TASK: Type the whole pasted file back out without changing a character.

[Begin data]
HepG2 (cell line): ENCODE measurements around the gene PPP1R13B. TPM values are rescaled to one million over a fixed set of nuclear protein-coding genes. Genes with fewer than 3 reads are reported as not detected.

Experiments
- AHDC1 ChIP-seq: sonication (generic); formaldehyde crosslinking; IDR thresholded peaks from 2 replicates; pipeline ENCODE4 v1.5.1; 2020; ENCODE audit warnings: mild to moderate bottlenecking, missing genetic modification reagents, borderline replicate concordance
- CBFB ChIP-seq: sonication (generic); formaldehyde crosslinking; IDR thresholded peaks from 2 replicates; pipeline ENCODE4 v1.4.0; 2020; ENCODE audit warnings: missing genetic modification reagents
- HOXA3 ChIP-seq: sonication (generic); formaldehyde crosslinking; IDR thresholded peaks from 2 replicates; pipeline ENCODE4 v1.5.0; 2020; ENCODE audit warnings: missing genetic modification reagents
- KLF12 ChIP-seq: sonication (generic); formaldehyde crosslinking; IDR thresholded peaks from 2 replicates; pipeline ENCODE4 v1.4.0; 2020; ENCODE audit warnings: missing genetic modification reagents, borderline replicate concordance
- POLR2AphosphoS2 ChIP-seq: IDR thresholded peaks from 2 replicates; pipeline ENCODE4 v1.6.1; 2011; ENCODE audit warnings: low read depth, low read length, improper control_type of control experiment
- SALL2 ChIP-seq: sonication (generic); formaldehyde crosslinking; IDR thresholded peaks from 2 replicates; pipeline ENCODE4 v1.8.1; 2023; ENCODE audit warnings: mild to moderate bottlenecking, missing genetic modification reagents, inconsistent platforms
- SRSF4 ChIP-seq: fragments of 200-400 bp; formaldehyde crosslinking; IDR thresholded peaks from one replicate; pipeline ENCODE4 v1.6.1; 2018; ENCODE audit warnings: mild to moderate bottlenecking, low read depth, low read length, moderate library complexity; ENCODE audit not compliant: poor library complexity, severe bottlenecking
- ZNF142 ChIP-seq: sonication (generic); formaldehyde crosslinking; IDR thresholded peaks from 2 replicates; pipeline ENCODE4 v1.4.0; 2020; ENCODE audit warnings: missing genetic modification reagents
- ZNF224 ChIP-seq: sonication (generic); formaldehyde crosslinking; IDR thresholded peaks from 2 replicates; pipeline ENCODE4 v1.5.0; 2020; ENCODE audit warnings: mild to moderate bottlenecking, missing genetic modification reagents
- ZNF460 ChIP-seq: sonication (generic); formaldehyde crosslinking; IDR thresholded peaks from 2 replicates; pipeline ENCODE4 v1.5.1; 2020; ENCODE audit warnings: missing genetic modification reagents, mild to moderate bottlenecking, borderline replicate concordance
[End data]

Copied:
HepG2 (cell line): ENCODE measurements around the gene PPP1R13B. TPM values are rescaled to one million over a fixed set of nuclear protein-coding genes. Genes with fewer than 3 reads are reported as not detected.

Experiments
- AHDC1 ChIP-seq: sonication (generic); formaldehyde crosslinking; IDR thresholded peaks from 2 replicates; pipeline ENCODE4 v1.5.1; 2020; ENCODE audit warnings: mild to moderate bottlenecking, missing genetic modification reagents, borderline replicate concordance
- CBFB ChIP-seq: sonication (generic); formaldehyde crosslinking; IDR thresholded peaks from 2 replicates; pipeline ENCODE4 v1.4.0; 2020; ENCODE audit warnings: missing genetic modification reagents
- HOXA3 ChIP-seq: sonication (generic); formaldehyde crosslinking; IDR thresholded peaks from 2 replicates; pipeline ENCODE4 v1.5.0; 2020; ENCODE audit warnings: missing genetic modification reagents
- KLF12 ChIP-seq: sonication (generic); formaldehyde crosslinking; IDR thresholded peaks from 2 replicates; pipeline ENCODE4 v1.4.0; 2020; ENCODE audit warnings: missing genetic modification reagents, borderline replicate concordance
- POLR2AphosphoS2 ChIP-seq: IDR thresholded peaks from 2 replicates; pipeline ENCODE4 v1.6.1; 2011; ENCODE audit warnings: low read depth, low read length, improper control_type of control experiment
- SALL2 ChIP-seq: sonication (generic); formaldehyde crosslinking; IDR thresholded peaks from 2 replicates; pipeline ENCODE4 v1.8.1; 2023; ENCODE audit warnings: mild to moderate bottlenecking, missing genetic modification reagents, inconsistent platforms
- SRSF4 ChIP-seq: fragments of 200-400 bp; formaldehyde crosslinking; IDR thresholded peaks from one replicate; pipeline ENCODE4 v1.6.1; 2018; ENCODE audit warnings: mild to moderate bottlenecking, low read depth, low read length, moderate library complexity; ENCODE audit not compliant: poor library complexity, severe bottlenecking
- ZNF142 ChIP-seq: sonication (generic); formaldehyde crosslinking; IDR thresholded peaks from 2 replicates; pipeline ENCODE4 v1.4.0; 2020; ENCODE audit warnings: missing genetic modification reagents
- ZNF224 ChIP-seq: sonication (generic); formaldehyde crosslinking; IDR thresholded peaks from 2 replicates; pipeline ENCODE4 v1.5.0; 2020; ENCODE audit warnings: mild to moderate bottlenecking, missing genetic modification reagents
- ZNF460 ChIP-seq: sonication (generic); formaldehyde crosslinking; IDR thresholded peaks from 2 replicates; pipeline ENCODE4 v1.5.1; 2020; ENCODE audit warnings: missing genetic modification reagents, mild to moderate bottlenecking, borderline replicate concordance